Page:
On Monday, ABC’s World News Tonight and the CBS Evening News failed to devote a full story to Republican Governor Scott Walker (Wisc.) dropping out of the 2016 presidential campaign with the latter only giving Walker a combined 57 seconds at the beginning and end of a report on Ben Carson’s comments about a hypothetical president who was Muslim.
In addition, the two newscasts reserved more time (two minutes and 57 seconds) for the growing rumors over a possible 2016 campaign by Vice President Joe Biden than they did for a conservative governor who was formerly the GOP front-runner (two minutes and three seconds).
Anchor Scott Pelley introduced a brief soundbite from Walker announcing the suspension of his campaign by explaining that Walker follows former Texas Governor Rick Perry dropping out on September 11 and that he “was a rising star, but he barely registered in the polls after weak performances in the first two debates.”
After a report on Carson’s Muslim comments, chief White House correspondent Major Garrett briefly returned to Walker by mentioning that Florida Senator Marco Rubio had “picked up a top Walker organizer in New Hampshire even before the Wisconsin Governor dropped out.”
Garrett then added before tossing back to Pelley: “Scott, over the weekend, close friends urged Walker to shakeup his top campaign staff, focus on Iowa, and ride out this tough spot. Instead, the Governor stunned his most loyal financial backers and quit.”
Following Garrett, a two-minute-and-five-second segment aired by congressional correspondent Nancy Cordes on the Democratic field with Clinton appearing on Sunday’s Face the Nation and new comments from Biden concerning his thought-process about a presidential run.
ABC was not able to do much better as anchor David Muir and correspondent Tom Llamas devoted one minute and six seconds to Walker. Chalking up the news to being part of a “quickly changing landscape” in the campaign, Muir described Walker as “once considered a serious threat” with Llamas hyping that “Walker’s stunning political free fall [is] coming to an end, his campaign now over, sources saying he just ran out of money.”
Llamas also pointed to his “working class roots and tough stance on unions” as having “made him a Republican favorite” but he instead “withered” and “fumbl[ed] policy questions and failing to catch fire in the debates.”
Leaving Walker behind, Llamas harped on Carson’s Muslim comments and the latest GOP poll numbers after which Muir ran a 52-second brief on Biden speaking out about the presidential rumors to the Catholic magazine America.
In contrast, NBC Nightly News led with Walker’s sudden departure and was the lone network to give it a full story (at one minute and 57 seconds from national correspondent Peter Alexander). Anchor Lester Holt stated at the top of the show that “the crowded Republican field suddenly just got smaller”:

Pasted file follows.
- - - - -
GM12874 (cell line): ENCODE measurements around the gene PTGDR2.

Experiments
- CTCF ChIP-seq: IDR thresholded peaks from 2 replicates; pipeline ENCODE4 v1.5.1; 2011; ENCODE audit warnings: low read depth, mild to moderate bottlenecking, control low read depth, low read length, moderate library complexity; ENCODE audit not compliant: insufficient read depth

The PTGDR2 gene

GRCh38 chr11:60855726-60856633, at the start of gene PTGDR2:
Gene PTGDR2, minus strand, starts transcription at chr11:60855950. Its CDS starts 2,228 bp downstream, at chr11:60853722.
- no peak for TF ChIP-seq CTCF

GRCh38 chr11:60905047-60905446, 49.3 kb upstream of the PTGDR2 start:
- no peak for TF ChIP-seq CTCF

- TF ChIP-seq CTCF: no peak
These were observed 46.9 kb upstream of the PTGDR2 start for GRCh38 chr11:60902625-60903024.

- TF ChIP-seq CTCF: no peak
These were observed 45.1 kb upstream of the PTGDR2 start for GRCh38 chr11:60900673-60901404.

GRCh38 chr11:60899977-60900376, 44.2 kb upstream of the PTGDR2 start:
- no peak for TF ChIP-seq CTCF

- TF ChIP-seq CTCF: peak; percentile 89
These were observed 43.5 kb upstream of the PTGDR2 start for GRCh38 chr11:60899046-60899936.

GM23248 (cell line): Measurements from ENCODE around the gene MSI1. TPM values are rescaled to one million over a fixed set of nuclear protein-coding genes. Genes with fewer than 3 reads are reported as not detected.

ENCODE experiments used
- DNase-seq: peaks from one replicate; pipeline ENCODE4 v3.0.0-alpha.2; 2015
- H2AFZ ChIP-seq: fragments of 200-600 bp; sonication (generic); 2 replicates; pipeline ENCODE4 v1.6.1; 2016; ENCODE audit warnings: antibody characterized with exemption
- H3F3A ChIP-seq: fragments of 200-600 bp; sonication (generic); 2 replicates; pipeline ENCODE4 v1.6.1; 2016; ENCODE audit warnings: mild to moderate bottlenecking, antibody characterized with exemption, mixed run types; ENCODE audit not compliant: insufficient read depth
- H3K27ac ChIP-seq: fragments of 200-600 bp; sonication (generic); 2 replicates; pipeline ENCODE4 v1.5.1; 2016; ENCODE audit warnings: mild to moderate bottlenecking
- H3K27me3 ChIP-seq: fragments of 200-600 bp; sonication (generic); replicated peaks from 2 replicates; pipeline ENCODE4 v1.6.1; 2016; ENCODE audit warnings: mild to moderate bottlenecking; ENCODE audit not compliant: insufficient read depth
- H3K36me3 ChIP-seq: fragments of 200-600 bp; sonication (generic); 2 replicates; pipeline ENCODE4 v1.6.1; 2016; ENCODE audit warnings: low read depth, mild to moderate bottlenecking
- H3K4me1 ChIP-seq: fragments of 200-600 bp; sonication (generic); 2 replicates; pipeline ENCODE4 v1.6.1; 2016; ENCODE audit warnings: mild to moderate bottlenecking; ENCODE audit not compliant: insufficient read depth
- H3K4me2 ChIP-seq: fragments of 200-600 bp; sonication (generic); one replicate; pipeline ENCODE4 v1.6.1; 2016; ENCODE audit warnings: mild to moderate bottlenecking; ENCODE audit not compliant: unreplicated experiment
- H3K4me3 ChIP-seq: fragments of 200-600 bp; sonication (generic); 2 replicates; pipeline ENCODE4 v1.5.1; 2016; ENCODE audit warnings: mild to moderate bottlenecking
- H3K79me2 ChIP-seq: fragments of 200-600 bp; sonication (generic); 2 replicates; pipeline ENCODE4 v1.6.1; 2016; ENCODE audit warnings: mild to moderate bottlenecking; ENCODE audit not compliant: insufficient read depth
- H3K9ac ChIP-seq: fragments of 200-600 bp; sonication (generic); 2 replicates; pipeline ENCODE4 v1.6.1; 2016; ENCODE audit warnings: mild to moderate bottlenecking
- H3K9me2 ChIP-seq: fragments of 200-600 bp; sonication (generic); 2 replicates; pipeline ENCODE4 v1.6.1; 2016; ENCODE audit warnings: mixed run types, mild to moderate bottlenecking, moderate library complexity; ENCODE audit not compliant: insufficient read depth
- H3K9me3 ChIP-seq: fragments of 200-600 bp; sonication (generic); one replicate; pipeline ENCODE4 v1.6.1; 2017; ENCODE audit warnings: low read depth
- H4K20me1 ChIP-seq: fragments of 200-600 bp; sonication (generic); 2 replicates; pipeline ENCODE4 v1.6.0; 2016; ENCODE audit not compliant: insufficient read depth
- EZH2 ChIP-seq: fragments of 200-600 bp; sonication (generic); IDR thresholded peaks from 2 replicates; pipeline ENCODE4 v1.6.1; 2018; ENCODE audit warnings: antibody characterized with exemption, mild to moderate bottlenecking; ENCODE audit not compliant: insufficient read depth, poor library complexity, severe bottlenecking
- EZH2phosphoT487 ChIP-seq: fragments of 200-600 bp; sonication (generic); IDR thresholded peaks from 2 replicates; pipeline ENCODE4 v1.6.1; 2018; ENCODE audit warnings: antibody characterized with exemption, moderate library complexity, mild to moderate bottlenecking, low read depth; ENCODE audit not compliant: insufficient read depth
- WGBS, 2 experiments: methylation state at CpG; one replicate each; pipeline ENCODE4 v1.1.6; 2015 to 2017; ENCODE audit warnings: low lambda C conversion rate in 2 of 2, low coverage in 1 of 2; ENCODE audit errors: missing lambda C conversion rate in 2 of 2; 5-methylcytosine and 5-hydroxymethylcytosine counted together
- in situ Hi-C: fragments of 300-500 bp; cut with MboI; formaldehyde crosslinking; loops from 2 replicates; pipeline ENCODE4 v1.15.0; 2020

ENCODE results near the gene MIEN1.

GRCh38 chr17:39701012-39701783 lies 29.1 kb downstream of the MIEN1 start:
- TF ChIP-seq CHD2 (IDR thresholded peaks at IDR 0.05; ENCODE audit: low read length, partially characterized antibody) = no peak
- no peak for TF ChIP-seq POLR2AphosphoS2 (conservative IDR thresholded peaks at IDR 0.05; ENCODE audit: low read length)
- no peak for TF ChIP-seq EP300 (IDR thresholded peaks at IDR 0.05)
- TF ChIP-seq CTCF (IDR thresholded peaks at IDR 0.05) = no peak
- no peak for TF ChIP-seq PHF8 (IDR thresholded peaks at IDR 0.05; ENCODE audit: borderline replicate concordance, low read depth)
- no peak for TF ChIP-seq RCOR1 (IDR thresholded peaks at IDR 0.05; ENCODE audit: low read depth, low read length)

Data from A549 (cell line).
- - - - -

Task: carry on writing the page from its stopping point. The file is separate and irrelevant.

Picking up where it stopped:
We begin with a story that broke late today in the race for president as the crowded Republican field suddenly just got smaller. This afternoon, Wisconsin Governor Scott Walker announced he’s throwing in the towel and dropping out of the race. The early exit by a man once seen as a formidable contender for the nomination, underscores once again how much of the course of this race has defied the pundits at every turn.
Alexander touted Walker’s decision as having “punctuated a dramatic and humiliated fall for Scott Walker, who hoped his departure would stop Donald Trump” after he “pinn[ed] his hopes” on Iowa and “sank to less than one percent in the recent national poll.” The NBC correspondent continued by summarizing Walker’s resume and three “missteps” in his short-lives campaign:
The Harley-riding 47-year-old, who won three state elections in four years, had been touted as a strong Republican leader tailor-made for the national stage with a personal biography, conservative credentials, and evangelical roots to make him a contender, but Walker’s campaign was hampered by missteps. Early on, comparing his battles against public unions to Islamic militants...suggesting openness for a wall near the Canadian border....and flip flopping on birthright citizenship.
Along with a soundbite from liberal Washington Post columnist E.J. Dionne determining that Walker represented “the first victim of Donald Trump,” Alexander followed Garrett’s lead in speculating on who will benefit from Walker’s exit:
And while Walker didn't endorse anyone tonight, there is indications who might benefit. This evening, Marco Rubio's campaign announced one of his top staffers in New Hampshire had joined their team. The other potential beneficiary? Another conservative, Ted Cruz.